During the colonial era Shanghai was home to many famous tailors, but the ensuing Mao era, which clothed the country in a uniform sea of anonymous blue cotton, sent most of them packing for Hong Kong. But as Shanghai gradually regains its place as China’s premier business center, the tailors are swarming back to clothe the captalists. For men, the variety of choices and prices (ranging between US$73-3,000), is pleasant but bewildering.
When shopping for a suit, the first question is what do you need it for. "I don’t work in fashion or marketing, so the ‘truly best suit’ isn’t necessary," said Matt Koon, an American who works for a consultancy in Shanghai. "But attention to detail is important to me; the finishing work is how you know a good tailor." Koon has steered clear of the higher-end custom tailors, but he doesn’t rely on the tailors who work directly out of the fabric markets either. Instead he buys his wool at the fabric market and takes it to a tailor he trusts who has his own shop.
For many like Koon, especially those without the budget to afford to spend more, a RMB500 (US$73) suit works just fine. But for those who need their suit to look spiffier for longer, a fabric market suit has drawbacks – including the fact that most are recognizably cheap to those who know suits.
Raymond Kiang, who came here from Hong Kong and now runs Eleganza Uomo, a small chain of tailor shops around Shanghai, said that for starters, a fabric market suit isn’t actually a custom suit. "I would say that about 70% of these suits’ features are standardized," he said. "They aren’t designing from scratch like we do. They use standard paper models – 42 large, 42 regular – and then they make a few adjustments."
Fabric market suits are stitched entirely by machine, and then "fused" together with glue. Such suits are analogous to made-to-measure suits that are customized after being picked off the rack, but customers can’t try them on first and there are no multiple fittings. This makes any further alterations painful. Still, at RMB500 each, one could have seven fabric market suits made for the cost of a single hand-stitched custom suit.
Custom suits, designed using "floating canvas" construction in which each panel is cut to individual specifications, take much more time to construct, require multiple fittings and therefore demand a much higher skill level. Prices start around RMB3,500 (US$500).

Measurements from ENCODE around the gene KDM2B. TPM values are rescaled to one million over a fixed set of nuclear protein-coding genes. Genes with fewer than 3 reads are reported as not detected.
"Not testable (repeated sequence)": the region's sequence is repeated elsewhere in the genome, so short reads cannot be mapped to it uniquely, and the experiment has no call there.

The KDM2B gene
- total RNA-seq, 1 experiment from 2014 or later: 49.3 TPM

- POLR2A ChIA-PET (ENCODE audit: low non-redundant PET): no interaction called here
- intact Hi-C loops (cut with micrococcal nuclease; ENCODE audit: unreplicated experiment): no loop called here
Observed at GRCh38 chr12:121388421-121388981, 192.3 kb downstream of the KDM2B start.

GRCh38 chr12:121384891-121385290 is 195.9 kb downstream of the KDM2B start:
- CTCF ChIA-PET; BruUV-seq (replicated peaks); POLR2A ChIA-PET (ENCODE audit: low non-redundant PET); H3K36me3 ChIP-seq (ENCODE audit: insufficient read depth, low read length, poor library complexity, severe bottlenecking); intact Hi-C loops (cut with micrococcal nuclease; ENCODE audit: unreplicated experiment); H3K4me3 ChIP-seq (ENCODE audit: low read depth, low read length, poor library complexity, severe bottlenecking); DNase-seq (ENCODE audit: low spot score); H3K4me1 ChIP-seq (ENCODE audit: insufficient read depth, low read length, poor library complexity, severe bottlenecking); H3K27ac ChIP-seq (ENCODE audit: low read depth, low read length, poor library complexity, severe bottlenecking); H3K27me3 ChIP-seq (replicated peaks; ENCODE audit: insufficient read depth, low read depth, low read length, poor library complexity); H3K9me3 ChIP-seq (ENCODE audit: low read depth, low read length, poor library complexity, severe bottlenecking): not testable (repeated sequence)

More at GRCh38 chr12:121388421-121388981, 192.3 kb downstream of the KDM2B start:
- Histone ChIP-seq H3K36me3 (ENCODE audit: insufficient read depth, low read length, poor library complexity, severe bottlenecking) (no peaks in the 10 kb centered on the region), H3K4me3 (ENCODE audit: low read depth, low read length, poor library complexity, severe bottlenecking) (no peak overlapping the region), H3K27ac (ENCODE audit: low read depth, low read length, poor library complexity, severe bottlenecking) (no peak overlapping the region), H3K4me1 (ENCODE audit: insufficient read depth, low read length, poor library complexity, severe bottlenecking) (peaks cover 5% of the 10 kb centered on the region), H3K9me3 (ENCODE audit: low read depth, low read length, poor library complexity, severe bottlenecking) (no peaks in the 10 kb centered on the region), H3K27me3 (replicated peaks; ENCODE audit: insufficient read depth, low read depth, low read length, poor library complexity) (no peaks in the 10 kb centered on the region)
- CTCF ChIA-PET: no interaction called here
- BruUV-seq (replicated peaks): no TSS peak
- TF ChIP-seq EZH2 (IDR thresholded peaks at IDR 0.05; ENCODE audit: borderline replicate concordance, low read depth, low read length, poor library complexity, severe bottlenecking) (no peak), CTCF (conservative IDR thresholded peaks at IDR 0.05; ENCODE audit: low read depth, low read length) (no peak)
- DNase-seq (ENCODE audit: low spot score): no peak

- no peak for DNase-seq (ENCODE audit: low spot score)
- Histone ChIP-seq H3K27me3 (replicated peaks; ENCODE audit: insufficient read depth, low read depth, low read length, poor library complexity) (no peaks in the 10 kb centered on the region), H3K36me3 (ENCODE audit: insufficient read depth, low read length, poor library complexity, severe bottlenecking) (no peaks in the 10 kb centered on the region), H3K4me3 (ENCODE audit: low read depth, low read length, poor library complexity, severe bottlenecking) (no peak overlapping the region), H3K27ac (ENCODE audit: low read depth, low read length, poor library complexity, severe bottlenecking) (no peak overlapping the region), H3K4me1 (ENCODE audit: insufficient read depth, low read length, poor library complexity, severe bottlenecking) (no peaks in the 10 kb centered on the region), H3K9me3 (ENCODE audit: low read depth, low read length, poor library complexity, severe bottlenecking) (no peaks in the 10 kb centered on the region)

At the lowest price point such a suit may still be partly fused. While fusing is abhorred by some purists, it is not necessarily an inferior method: Ermenegildo Zegna suits are fused and yet retail for over US$1,000. Kiang of Eleganza Uomo defends the practice: "We do partially fuse our suits, because Shanghai is quite humid. Humidity makes the fabric crease on purely hand-stitched suits. We use partial fusing in the lining, particularly in the chest, to help keep the shape better. But everything else is stitched."
Finally there are the top-end tailors, whose prices start around RMB6,000 (US$900). This upper stratum may actually be the level where China’s cost advantage is most significant; a US$900 suit from a top Shanghai tailor can be comparable in quality to Savile Row equivalents, if lacking the same cachet. However, at the uppermost end of the price range, part of the price difference is also driven by fabric costs, in particular the cost of 200-threadcount wool, which is delicate to wear and difficult to work with – and nearly impossible to find here.
Bespoke tailor W.W. Chan & Sons, founded in Hong Kong over five decades ago, aspires to occupy this high ground, pricing their suits above US$1,000. "We are serious about our suits, and so are our customers," said Peter Chan, general manager of the Shanghai branch. Tailors from the company frequently make custom fitting trips abroad, where they measure clients and keep their measurements on file for future orders.
Regardless of the structure and pricing, some say that the most important factor is a customer’s relationship with his tailor, which can last a lifetime. For Greer Bevel, a teacher at an international school, this was the clincher when picking a private tailor who visits his house for fittings.
"If anything goes wrong, he’ll come back and change it," Bevel said. "If I get fat, for instance, he’ll open it up. It’s nice to know the person who made the suit for you. You have a relationship with your tailor, which I think is important."